Community-Oriented Problem-Solving

Community-Oriented Problem-Solving (COPS) Philosophy

To fulfill its mission of maintaining a safe and secure campus, the Department has adopted a community-oriented problem-solving (COPS) philosophy. The core components of the Department's COPS philosophy are:

  • Prevention
  • Partnerships
  • Problem Solving

Officers are committed to preventing crime and disorder and focus their efforts on eliminating the underlying causes of those problems. To do this officers actively engage in partnerships with the community to address and solve problems. Partnerships are the foundation of effective problem solving and crime prevention. Through these partnerships and collaborative problem solving, officers deal with problems, prevent crime, and help maintain a community free of disorder.

To help build, maintain, and strengthen these partnerships within the University community, the Department is divided into the six geographic-based teams below. Officers are then further assigned to specific buildings, departments, and schools within their patrol areas. Officers are expected to engage in both formal and informal community outreach at locations and with students, faculty, staff, and visitors on a daily basis.

  • Allston
  • Longwood
  • North Yard
  • Radcliffe
  • River
  • Yard

The HUPD operates substations where community members can register their laptops or bicycles, file a police report, or talk to an officer about any safety issues that they have. Each substation posts its own hours of operation. Location of substations:

  • 90 Smith Street (Longwood Campus)
  • Smith Campus Center, 2nd floor of the Welcome Pavilion
  • Wexner Building (Harvard Kennedy School), ground floor
  • Mather House, first floor

Community Outreach

As part of the Department's Community-Oriented Problem-Solving philosophy, HUPD officers are assigned small geographic areas of responsibility and are tasked with building relationships with the community. As those relationships grow officers become familiar with problems specific to their area through the increased communication and interaction with community members. The HUPD feels community members are more likely to trust officers that they see on a repetitive basis, and who engage them on occasions that are not incident-based.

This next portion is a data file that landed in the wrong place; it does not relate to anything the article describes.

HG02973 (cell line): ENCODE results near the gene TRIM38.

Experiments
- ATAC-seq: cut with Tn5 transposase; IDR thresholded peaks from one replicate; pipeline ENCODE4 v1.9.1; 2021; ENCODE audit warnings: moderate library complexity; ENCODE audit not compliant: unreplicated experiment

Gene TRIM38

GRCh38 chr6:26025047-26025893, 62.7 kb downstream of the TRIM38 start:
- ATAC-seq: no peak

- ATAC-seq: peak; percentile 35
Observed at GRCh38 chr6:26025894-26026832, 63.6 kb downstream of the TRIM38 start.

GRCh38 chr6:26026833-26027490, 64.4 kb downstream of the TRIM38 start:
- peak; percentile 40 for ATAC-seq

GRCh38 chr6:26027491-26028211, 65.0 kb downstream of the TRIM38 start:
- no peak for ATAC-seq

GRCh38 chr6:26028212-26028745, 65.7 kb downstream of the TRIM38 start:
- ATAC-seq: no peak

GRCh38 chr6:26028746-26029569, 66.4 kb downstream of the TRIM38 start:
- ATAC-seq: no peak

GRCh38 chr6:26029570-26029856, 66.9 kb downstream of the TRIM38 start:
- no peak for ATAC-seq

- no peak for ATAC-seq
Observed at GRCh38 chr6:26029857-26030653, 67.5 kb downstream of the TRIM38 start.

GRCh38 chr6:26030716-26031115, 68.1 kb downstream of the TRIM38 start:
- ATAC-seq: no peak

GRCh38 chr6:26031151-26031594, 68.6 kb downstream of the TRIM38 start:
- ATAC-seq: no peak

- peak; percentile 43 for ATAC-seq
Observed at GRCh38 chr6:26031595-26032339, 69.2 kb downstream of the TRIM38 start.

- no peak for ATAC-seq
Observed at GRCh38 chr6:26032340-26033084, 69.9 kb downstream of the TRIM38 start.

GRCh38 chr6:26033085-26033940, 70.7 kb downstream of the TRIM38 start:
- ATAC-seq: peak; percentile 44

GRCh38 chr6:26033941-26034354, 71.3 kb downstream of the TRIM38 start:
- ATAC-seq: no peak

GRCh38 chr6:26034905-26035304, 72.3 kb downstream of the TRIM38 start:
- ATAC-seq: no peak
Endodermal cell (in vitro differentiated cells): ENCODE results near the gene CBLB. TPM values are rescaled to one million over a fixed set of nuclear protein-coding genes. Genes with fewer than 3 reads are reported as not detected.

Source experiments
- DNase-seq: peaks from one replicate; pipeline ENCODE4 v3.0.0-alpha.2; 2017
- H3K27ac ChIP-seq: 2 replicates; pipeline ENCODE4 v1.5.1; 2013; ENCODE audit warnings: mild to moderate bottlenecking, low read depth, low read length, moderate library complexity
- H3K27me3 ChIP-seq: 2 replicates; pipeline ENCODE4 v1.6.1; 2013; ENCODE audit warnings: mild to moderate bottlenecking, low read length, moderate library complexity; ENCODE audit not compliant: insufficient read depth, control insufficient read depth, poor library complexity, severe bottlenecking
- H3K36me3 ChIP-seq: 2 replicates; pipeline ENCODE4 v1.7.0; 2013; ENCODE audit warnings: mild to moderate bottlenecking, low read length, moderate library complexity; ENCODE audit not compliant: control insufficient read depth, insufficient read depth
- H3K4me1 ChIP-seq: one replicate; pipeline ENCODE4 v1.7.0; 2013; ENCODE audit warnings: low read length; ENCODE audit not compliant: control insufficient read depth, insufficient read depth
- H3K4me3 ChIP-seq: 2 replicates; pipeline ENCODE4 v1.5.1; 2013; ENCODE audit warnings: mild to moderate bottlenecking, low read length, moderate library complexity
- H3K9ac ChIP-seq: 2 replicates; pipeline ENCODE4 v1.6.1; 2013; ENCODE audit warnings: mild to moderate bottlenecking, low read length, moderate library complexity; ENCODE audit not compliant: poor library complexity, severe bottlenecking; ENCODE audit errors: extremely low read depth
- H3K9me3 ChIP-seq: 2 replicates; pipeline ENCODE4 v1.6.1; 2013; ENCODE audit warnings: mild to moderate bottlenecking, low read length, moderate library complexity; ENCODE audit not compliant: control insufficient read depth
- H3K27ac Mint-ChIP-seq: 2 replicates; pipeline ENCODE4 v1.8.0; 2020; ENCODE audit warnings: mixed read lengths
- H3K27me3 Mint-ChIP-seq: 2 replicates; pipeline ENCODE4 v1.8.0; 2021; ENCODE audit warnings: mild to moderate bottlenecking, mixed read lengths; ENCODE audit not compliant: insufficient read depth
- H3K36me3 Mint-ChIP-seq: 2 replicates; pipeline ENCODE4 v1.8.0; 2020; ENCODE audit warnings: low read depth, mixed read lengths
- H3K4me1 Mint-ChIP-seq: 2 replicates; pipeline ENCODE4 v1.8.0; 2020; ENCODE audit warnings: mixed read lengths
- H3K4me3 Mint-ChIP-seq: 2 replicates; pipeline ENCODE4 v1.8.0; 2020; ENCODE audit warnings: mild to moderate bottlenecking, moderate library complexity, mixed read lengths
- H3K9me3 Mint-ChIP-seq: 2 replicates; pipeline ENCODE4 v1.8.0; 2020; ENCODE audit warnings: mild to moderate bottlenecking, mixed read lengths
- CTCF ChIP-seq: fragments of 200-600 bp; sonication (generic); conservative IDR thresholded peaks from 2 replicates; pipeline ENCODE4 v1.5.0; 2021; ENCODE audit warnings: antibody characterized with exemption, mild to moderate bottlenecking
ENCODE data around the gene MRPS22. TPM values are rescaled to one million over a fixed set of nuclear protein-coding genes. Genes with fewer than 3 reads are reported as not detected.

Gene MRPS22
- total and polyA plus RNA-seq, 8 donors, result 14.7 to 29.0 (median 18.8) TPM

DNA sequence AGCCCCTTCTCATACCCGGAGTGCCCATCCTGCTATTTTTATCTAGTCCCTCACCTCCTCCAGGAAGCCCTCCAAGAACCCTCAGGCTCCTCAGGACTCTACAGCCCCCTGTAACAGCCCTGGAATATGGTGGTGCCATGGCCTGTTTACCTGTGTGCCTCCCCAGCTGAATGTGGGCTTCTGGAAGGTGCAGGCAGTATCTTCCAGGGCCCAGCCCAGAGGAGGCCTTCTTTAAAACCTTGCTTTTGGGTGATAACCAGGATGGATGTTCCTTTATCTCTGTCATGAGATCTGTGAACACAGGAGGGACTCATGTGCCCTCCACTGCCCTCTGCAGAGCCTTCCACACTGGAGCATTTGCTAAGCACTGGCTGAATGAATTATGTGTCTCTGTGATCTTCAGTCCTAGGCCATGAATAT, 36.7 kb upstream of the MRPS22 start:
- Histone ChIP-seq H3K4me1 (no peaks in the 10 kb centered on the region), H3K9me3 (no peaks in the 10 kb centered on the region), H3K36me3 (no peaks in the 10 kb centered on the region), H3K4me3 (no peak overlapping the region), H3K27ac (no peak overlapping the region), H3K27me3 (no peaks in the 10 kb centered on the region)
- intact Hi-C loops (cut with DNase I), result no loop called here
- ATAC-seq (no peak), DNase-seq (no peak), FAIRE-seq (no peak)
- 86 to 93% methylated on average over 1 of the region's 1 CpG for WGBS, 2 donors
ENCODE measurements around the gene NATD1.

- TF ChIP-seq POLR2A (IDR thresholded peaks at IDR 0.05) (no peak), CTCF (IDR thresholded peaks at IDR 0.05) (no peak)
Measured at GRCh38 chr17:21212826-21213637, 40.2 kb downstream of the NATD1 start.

If your school, house, department, or location want to arrange for an officer to come out and conduct a safety talk or a bicycle/laptop registration, please contact us at in order to arrange the meeting.

Community members who see HUPD officers as fellow members of their community - and not just enforcement officials - are far more likely to share information on criminal activity or other problems than they would with someone who is a stranger, albeit one who wears a uniform. Therefore, officers are encouraged to form relationships with the community above and beyond answering calls for service. These conversations present an opportunity for officers to solicit information about ongoing problems and concerns, thereby facilitating officers' problem-solving efforts.

In addition to the daily informal face-to-face contacts officers have while on patrol, HUPD officers perform more formalized community outreaches as well. Outreaches consist of safety talks, bicycle and laptop registrations, brown-bag lunches, and other more structured events where HUPD officers provide students, faculty, and staff direction and steps they can take to maintain their own safety and the security of others and to familiarize them with the Department and the many services that it offers.